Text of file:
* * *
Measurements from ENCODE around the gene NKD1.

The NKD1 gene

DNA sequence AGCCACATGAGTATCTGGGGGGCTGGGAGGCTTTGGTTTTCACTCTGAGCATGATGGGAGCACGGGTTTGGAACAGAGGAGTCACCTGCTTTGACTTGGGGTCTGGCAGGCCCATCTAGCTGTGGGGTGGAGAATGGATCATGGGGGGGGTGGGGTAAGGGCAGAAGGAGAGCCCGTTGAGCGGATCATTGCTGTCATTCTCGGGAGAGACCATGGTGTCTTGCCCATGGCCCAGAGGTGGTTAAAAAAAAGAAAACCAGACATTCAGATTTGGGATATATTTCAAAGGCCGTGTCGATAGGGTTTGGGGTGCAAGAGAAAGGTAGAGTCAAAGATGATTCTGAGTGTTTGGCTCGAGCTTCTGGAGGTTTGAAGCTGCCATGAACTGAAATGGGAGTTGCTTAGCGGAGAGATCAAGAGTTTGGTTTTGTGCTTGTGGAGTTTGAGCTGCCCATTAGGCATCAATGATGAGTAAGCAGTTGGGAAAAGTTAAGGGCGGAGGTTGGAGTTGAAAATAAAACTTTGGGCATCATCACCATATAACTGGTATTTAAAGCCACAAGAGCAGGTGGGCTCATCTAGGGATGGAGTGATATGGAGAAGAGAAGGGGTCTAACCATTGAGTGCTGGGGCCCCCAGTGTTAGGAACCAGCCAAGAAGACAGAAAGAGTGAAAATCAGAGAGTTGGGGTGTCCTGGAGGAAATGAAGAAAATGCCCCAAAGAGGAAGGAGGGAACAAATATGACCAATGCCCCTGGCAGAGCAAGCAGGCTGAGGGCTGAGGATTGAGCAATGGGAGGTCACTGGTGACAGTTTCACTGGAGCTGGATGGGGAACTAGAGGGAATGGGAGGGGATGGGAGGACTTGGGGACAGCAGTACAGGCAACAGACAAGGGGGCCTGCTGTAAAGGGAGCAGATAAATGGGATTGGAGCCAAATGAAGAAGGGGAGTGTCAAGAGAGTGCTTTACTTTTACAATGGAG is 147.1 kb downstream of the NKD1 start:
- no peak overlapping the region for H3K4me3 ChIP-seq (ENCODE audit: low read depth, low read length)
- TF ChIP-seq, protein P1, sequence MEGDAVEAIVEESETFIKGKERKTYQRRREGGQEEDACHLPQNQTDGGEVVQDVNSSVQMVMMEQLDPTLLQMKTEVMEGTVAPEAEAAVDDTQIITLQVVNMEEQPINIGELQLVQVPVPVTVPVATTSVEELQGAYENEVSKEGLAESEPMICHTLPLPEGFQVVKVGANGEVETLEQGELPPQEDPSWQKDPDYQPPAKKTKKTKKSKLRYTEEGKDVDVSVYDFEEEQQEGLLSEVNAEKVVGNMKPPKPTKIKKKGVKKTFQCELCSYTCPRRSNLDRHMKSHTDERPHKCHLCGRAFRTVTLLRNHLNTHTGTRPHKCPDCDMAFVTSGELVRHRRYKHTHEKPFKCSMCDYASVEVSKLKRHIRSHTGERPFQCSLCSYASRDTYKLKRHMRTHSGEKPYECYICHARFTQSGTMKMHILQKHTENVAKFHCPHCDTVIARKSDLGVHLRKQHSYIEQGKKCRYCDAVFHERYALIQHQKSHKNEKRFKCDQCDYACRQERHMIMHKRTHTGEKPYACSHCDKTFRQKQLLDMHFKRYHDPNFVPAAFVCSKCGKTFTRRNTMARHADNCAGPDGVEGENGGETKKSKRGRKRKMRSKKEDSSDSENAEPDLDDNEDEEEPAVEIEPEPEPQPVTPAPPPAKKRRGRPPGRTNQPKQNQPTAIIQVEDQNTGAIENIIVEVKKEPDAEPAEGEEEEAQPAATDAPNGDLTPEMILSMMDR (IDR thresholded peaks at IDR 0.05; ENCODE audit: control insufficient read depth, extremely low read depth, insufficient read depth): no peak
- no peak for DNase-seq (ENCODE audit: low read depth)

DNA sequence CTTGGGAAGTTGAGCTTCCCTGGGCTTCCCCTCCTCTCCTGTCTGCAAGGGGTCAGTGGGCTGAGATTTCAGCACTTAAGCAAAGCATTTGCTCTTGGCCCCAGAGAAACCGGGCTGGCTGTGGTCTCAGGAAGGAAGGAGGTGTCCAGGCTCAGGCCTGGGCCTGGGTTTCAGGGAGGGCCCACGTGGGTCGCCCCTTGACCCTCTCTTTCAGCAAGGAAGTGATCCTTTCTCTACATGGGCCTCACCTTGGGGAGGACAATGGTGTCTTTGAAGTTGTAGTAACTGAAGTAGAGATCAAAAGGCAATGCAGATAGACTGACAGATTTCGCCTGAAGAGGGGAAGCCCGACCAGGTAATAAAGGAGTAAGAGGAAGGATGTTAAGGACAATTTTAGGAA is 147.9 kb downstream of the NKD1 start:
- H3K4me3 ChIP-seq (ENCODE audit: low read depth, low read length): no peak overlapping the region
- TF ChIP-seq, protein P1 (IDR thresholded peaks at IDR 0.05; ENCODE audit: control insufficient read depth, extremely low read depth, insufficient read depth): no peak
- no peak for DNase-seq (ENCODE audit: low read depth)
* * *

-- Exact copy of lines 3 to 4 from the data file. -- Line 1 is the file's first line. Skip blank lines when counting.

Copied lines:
DNA sequence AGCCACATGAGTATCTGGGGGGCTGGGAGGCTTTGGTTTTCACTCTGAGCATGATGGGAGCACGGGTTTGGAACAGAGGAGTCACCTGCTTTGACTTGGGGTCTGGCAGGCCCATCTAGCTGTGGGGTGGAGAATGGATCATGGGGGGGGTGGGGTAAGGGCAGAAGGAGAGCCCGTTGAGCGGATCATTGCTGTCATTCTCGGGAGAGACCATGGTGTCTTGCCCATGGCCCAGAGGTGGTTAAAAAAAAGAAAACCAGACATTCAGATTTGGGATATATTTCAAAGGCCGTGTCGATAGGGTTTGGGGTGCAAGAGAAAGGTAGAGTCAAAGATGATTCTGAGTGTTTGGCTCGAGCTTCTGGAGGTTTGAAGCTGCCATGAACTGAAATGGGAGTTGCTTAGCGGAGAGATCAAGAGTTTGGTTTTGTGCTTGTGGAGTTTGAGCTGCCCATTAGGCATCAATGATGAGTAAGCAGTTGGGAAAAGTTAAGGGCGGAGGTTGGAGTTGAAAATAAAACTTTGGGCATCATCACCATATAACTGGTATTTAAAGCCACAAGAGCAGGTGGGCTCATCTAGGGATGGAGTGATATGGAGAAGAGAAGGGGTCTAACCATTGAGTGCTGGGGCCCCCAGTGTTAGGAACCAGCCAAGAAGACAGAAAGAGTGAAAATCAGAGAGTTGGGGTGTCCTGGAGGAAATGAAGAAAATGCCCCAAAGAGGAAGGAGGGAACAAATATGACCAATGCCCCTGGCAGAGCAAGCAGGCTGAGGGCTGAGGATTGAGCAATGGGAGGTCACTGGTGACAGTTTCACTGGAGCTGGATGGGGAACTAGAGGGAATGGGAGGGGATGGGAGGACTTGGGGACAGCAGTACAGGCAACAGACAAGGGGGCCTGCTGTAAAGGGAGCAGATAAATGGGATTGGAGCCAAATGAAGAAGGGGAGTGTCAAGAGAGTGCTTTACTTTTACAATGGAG is 147.1 kb downstream of the NKD1 start:
- no peak overlapping the region for H3K4me3 ChIP-seq (ENCODE audit: low read depth, low read length)